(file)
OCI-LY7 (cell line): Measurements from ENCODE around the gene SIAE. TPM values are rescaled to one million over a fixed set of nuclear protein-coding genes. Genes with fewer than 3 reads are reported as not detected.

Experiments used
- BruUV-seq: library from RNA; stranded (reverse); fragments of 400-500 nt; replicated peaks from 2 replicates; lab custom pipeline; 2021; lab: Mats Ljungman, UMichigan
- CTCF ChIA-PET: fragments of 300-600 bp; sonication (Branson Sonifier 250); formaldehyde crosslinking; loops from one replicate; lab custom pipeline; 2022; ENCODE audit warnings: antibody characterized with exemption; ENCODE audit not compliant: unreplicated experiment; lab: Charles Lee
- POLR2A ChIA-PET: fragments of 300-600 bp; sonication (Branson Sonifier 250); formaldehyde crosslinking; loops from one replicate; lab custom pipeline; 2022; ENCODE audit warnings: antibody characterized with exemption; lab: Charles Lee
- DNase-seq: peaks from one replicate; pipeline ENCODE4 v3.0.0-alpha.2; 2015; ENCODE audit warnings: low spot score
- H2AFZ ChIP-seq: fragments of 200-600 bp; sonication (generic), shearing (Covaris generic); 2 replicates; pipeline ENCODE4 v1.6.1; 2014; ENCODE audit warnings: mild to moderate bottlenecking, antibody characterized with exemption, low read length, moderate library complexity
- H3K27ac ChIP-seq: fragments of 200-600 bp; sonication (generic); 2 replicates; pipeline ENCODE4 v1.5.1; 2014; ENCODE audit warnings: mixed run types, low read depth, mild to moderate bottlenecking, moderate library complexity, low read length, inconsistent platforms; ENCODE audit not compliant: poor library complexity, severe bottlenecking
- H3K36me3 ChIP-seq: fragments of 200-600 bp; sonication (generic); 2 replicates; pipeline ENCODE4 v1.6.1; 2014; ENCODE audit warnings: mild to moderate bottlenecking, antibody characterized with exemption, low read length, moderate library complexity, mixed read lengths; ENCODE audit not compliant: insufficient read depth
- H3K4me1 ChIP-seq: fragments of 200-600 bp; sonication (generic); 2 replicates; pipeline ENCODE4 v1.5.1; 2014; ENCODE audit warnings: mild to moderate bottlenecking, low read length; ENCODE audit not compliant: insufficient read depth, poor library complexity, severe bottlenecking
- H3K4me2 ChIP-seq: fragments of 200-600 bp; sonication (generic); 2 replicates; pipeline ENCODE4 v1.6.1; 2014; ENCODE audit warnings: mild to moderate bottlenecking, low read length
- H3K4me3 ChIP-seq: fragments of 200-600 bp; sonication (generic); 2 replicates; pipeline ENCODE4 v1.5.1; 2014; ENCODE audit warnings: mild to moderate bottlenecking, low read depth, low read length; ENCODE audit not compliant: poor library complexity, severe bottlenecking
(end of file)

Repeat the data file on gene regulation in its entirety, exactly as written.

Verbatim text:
OCI-LY7 (cell line): Measurements from ENCODE around the gene SIAE. TPM values are rescaled to one million over a fixed set of nuclear protein-coding genes. Genes with fewer than 3 reads are reported as not detected.

Experiments used
- BruUV-seq: library from RNA; stranded (reverse); fragments of 400-500 nt; replicated peaks from 2 replicates; lab custom pipeline; 2021; lab: Mats Ljungman, UMichigan
- CTCF ChIA-PET: fragments of 300-600 bp; sonication (Branson Sonifier 250); formaldehyde crosslinking; loops from one replicate; lab custom pipeline; 2022; ENCODE audit warnings: antibody characterized with exemption; ENCODE audit not compliant: unreplicated experiment; lab: Charles Lee
- POLR2A ChIA-PET: fragments of 300-600 bp; sonication (Branson Sonifier 250); formaldehyde crosslinking; loops from one replicate; lab custom pipeline; 2022; ENCODE audit warnings: antibody characterized with exemption; lab: Charles Lee
- DNase-seq: peaks from one replicate; pipeline ENCODE4 v3.0.0-alpha.2; 2015; ENCODE audit warnings: low spot score
- H2AFZ ChIP-seq: fragments of 200-600 bp; sonication (generic), shearing (Covaris generic); 2 replicates; pipeline ENCODE4 v1.6.1; 2014; ENCODE audit warnings: mild to moderate bottlenecking, antibody characterized with exemption, low read length, moderate library complexity
- H3K27ac ChIP-seq: fragments of 200-600 bp; sonication (generic); 2 replicates; pipeline ENCODE4 v1.5.1; 2014; ENCODE audit warnings: mixed run types, low read depth, mild to moderate bottlenecking, moderate library complexity, low read length, inconsistent platforms; ENCODE audit not compliant: poor library complexity, severe bottlenecking
- H3K36me3 ChIP-seq: fragments of 200-600 bp; sonication (generic); 2 replicates; pipeline ENCODE4 v1.6.1; 2014; ENCODE audit warnings: mild to moderate bottlenecking, antibody characterized with exemption, low read length, moderate library complexity, mixed read lengths; ENCODE audit not compliant: insufficient read depth
- H3K4me1 ChIP-seq: fragments of 200-600 bp; sonication (generic); 2 replicates; pipeline ENCODE4 v1.5.1; 2014; ENCODE audit warnings: mild to moderate bottlenecking, low read length; ENCODE audit not compliant: insufficient read depth, poor library complexity, severe bottlenecking
- H3K4me2 ChIP-seq: fragments of 200-600 bp; sonication (generic); 2 replicates; pipeline ENCODE4 v1.6.1; 2014; ENCODE audit warnings: mild to moderate bottlenecking, low read length
- H3K4me3 ChIP-seq: fragments of 200-600 bp; sonication (generic); 2 replicates; pipeline ENCODE4 v1.5.1; 2014; ENCODE audit warnings: mild to moderate bottlenecking, low read depth, low read length; ENCODE audit not compliant: poor library complexity, severe bottlenecking